I used 12 gauge and 20A breakers for every general purpose circuit in my
house. The extra cost is minimal and you can never have too much
electrical capacity. And even if a few circuits are underutilized, that
will bother you a lot less than the one or two that keep tripping the
Building more capacity than is required is a waste of resources. Same
mentality as driving a vehicle with bad mileage for no compelling
reason. There is so little conservation in most houses. With
fluoresant lighting, 10 amp breakers would be overkill. When people
start paying 25 cents and up a KWH maybe there will be some forced
Not at all. It is all a matter of your time horizon. Most houses will
last at least 100 years if properly maintained. The electrical wiring
will likely last at least 50 years before needing replacement. You have
no way to know what the load requirements will be in 10 years, let alone
50 years. Kitchens built 50 years ago had plenty of ampacity for the
needs then, but their wiring is now woefully inadequate for a modern
suite of appliances. It is almost certain that electrical needs will
increase rather than decrease, even with more efficient appliances and
lighting. Providing more than just the bare minimum capacity for
today's needs is not at all wasteful as it costs a lot more resources to
retrofit later. And, as another poster already pointed out, the lower
IsquaredR loss in the heavier wire actually saves energy and money over
the long haul.
I think the technology is going toward lower current, not higher The HVAC
system will probably be drawing half of what it did in 1980 for the same house
right now. People are warming up to flourecents, TVs are a big lamp now..
"Data" is the 21st century "power".
If I was building for 50 years from now I would be running a lot of "smurf" and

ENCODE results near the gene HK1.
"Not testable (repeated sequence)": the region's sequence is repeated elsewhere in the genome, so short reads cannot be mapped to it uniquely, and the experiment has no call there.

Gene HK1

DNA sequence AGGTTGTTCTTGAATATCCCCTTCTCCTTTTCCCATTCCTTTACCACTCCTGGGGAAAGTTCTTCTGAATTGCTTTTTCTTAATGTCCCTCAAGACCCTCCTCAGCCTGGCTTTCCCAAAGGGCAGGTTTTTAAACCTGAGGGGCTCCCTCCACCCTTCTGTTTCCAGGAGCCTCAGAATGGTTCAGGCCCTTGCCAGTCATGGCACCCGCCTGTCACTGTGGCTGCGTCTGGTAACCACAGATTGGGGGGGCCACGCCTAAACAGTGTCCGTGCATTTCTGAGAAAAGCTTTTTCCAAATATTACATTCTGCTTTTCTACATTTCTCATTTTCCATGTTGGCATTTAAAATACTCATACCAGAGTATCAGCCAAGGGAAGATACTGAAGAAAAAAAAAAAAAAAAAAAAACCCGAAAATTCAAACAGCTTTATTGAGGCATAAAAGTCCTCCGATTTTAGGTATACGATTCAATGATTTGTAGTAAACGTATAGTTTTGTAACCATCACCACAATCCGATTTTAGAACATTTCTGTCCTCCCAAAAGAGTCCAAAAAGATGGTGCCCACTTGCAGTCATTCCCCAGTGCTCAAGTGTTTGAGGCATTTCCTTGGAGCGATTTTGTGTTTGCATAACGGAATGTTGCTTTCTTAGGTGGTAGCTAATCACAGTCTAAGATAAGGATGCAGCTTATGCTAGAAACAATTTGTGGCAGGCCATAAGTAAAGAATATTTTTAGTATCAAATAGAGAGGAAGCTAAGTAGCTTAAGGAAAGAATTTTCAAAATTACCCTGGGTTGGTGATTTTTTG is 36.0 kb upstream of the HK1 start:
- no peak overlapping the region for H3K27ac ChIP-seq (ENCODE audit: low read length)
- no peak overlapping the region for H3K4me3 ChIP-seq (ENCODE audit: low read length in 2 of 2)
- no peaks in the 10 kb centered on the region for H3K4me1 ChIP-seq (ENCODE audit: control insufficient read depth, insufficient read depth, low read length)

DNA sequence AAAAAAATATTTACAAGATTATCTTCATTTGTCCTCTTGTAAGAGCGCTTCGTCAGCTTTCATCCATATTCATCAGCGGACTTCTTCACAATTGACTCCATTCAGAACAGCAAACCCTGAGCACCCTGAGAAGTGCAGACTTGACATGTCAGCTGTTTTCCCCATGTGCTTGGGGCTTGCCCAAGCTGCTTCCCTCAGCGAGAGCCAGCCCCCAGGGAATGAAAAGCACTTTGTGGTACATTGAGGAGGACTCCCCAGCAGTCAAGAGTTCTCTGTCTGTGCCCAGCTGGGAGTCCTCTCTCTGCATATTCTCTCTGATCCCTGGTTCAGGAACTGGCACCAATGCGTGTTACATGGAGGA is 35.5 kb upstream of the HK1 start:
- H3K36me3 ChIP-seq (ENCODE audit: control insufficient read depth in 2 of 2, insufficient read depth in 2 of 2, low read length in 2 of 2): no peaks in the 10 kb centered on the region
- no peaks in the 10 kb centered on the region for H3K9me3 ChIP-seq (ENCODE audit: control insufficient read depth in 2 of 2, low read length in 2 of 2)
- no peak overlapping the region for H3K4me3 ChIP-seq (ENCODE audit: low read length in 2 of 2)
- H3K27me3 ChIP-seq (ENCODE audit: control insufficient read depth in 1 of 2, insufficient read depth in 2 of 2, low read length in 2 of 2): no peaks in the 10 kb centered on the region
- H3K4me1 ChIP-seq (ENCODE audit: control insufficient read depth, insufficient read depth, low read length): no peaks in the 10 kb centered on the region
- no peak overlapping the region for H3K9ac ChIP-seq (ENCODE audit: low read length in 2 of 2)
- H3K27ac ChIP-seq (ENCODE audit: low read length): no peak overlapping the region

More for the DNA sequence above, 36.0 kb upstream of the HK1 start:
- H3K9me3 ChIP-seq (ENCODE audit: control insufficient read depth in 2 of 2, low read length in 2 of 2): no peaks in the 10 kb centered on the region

keeping my options open.
Exactly. The real loads are in the kitchen, laundry and bathroom. NFPA has
dealt with that by adding 12 ga circuits. The rest of the house is basically
running light bulbs and transistors. If a person builds a shop, it is really up
to them to come up with a plan for the extra power. You can't expect a builder
to anticipate that need in advance unless it was spec'ed in the house.
And what kind of cord are you going to plug into your beefed up 20 amp
circuit? What happens when you set a chair on your 18 gauge lamp cord?
Will your 20 amp trip like a 15 amp?, I think not. I would guess few fires
are caused by the wiring in the walls, rather more likely, a damaged lamp
cord on a breaker that won't trip.
On Wed, 27 Oct 2004 00:19:19 GMT, firstname.lastname@example.org (Jeffrey
J. Kosowsky) wrote:
Go with 15A. The wire is much easier to work with...especially if yer
chaining from one recpt to the next. And you can back wire them with
standard recepts...which you can do with #12 wire. Its easier to get
all that wire in a duplex box if its 14 wire.
You might consider getting Arc breakers...which might already be code
in your area.
No. If you need to upgrade, it'll simply be because yer tripping a
breaker...which will logically usually require an additional circuit
instead of a larger breaker.
Breakers are usually the same price...wire is a little more for 12.
Working with the larger wire is the real pain.
Make sure you check yer code to see what size is needed for specific
Have a nice one...
Budweiser: Helping ugly people have sex since 1876!
Yes, everytime you use an outlet you are heating your home with
electric heat. The heaver the wiring the less heat. Codes do not
factor in effeciency in any way so you should. The heaver guage pays
for its self very quickly. In 18 years my company has never run a 15A
line to anything.
So at say 15 cents per killowatt hour you might save 50, 60, or
maybe 80 cents this year. Sorry but this does not even make sense for
a solar powered house. Don't even want to go there with the heating
part. Ya can get it all here
We use #12 wire everywhere for both 15A and 20A circuits.
For those loads which truly require a 20A circuit, they get a 20A breaker
and most of the time these wiring runs are reasonably short.
For all other non-specialized wiring we install #20 / 15A combo as a safety
All bedrooms get 15A arc-fault type breakers.
HomeOwnersHub.com is a website for homeowners and building and maintenance pros. It is not affiliated with any of the manufacturers or service providers discussed here.
All logos and trade names are the property of their respective owners.